The first Mustangs typically came equipped with a 101-horsepower inline-six engine that could hit 0-60 miles per hour in 14 seconds and topped out at 96 miles per hour. However, Tilly Masterson’s car sported the available 289 cubic inch V8 engine putting out 210 horsepower (it was not the optional “HiPo” version that offered 271 horsepower).
Interestingly enough, there were several Ford models that appeared in Goldfinger. These included a Country Squire, which was used as a shuttle to Goldfinger’s ranch, a Thunderbird driven by MI6’s liaison in Miami, and a Falcon Ranchero, which carted away the wreckage of Oddball’s crunched Lincoln Continental.
The Mustang Reprises Its Role in Thunderball (1965)
Since the Mustang made its debut in April of 1964, those produced between March and August 17, 1964, are referred to as 1964 ½ models. Those built after August 17 were referred to as 1965 models. Tilly Masterson drove a 1964 ½. Fiona Volpe (played by Luciana Paluzzi) drove a 1965.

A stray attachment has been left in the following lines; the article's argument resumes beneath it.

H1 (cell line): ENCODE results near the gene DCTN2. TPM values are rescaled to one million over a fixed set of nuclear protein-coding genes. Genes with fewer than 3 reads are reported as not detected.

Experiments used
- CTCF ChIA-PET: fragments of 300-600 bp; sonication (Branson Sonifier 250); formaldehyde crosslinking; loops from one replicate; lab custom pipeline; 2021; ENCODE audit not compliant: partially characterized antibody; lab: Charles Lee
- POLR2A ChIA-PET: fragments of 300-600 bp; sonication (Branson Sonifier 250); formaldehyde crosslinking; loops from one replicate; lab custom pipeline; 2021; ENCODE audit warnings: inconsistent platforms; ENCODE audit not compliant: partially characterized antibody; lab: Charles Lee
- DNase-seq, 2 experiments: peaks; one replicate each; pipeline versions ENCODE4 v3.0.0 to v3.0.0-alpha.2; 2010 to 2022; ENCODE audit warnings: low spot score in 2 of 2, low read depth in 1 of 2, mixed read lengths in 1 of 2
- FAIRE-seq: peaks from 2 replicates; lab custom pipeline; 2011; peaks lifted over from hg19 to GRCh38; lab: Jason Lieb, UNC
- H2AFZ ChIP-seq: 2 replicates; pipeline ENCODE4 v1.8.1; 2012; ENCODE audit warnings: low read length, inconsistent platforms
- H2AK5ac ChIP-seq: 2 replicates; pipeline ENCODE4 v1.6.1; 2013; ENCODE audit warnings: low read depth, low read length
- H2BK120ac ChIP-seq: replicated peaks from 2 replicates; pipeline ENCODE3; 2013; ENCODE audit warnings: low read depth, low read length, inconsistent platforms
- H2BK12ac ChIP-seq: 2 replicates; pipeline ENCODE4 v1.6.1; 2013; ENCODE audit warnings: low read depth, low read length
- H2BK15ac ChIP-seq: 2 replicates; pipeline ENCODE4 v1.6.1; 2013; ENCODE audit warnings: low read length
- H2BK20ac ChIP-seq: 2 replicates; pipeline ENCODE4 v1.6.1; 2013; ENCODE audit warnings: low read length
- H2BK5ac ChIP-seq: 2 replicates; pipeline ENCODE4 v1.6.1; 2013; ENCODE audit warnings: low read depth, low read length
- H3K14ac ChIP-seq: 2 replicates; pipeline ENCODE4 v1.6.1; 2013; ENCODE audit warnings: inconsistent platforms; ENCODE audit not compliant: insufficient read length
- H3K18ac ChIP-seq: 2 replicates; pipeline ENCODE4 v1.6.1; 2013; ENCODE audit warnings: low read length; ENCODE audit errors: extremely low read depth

The 1965 model was available with a 120-horsepower six-cylinder, a 200-horsepower V8, a 225-horsepower V8, and a 271-horsepower V8. Chances are very high that Ms. Volpe drove the latter, as her character famously zips a hitchhiking James Bond down a country road at 100 miles per hour. “You look pale, Mr. Bond,” she notices as they wind their way through the Bahamas. “I hope I don’t frighten you.”
Most likely, Bond was just experiencing Pony Car Wonder, in which you realize that the turquoise-colored convertible that picked you up is an amazing piece of machinery. Or maybe it’s the fact that there’s an agent of SPECTRE behind the wheel.
Still, the 1965 Mustang is a spectacular automobile. The front seating arrangement was offered as bucket seats or a bench, with a bench in the rear. The Pony Interior was introduced as well, adding galloping horse seat covers, pistol grip door handles, woodgrain steering wheel and accents, and a five-gauge instrument panel.
The Mustang GT was born in April 1965. Featuring an option of the two four-barrel engines, GT drivers also got disc brakes, specialized sway bars, dual exhaust, and an impressive steering ratio. All the better for flying down the backroads of Nassau, of course.
Bond Gets Behind the Wheel at Last in Diamonds Are Forever (1971)